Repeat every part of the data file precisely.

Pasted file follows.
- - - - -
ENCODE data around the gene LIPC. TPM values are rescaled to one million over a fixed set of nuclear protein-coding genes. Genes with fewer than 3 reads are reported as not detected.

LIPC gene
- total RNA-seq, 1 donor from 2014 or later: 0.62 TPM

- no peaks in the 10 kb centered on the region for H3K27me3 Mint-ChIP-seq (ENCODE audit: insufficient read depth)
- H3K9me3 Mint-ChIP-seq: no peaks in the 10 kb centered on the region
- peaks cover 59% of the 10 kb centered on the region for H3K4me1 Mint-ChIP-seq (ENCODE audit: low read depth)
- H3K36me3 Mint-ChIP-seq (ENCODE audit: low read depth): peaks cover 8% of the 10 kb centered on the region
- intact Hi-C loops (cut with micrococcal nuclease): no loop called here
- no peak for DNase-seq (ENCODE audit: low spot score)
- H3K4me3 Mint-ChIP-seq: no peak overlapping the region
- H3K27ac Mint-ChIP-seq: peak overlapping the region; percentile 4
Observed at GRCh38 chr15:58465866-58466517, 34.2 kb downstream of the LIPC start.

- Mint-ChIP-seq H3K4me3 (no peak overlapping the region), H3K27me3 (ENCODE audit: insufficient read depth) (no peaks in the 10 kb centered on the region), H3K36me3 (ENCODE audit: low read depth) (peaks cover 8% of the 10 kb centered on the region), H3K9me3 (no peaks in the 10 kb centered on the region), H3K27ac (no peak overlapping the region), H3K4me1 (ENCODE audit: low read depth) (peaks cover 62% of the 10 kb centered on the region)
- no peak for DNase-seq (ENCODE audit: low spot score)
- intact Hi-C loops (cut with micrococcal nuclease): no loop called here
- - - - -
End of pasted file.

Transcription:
ENCODE data around the gene LIPC. TPM values are rescaled to one million over a fixed set of nuclear protein-coding genes. Genes with fewer than 3 reads are reported as not detected.

LIPC gene
- total RNA-seq, 1 donor from 2014 or later: 0.62 TPM

- no peaks in the 10 kb centered on the region for H3K27me3 Mint-ChIP-seq (ENCODE audit: insufficient read depth)
- H3K9me3 Mint-ChIP-seq: no peaks in the 10 kb centered on the region
- peaks cover 59% of the 10 kb centered on the region for H3K4me1 Mint-ChIP-seq (ENCODE audit: low read depth)
- H3K36me3 Mint-ChIP-seq (ENCODE audit: low read depth): peaks cover 8% of the 10 kb centered on the region
- intact Hi-C loops (cut with micrococcal nuclease): no loop called here
- no peak for DNase-seq (ENCODE audit: low spot score)
- H3K4me3 Mint-ChIP-seq: no peak overlapping the region
- H3K27ac Mint-ChIP-seq: peak overlapping the region; percentile 4
Observed at GRCh38 chr15:58465866-58466517, 34.2 kb downstream of the LIPC start.

- Mint-ChIP-seq H3K4me3 (no peak overlapping the region), H3K27me3 (ENCODE audit: insufficient read depth) (no peaks in the 10 kb centered on the region), H3K36me3 (ENCODE audit: low read depth) (peaks cover 8% of the 10 kb centered on the region), H3K9me3 (no peaks in the 10 kb centered on the region), H3K27ac (no peak overlapping the region), H3K4me1 (ENCODE audit: low read depth) (peaks cover 62% of the 10 kb centered on the region)
- no peak for DNase-seq (ENCODE audit: low spot score)
- intact Hi-C loops (cut with micrococcal nuclease): no loop called here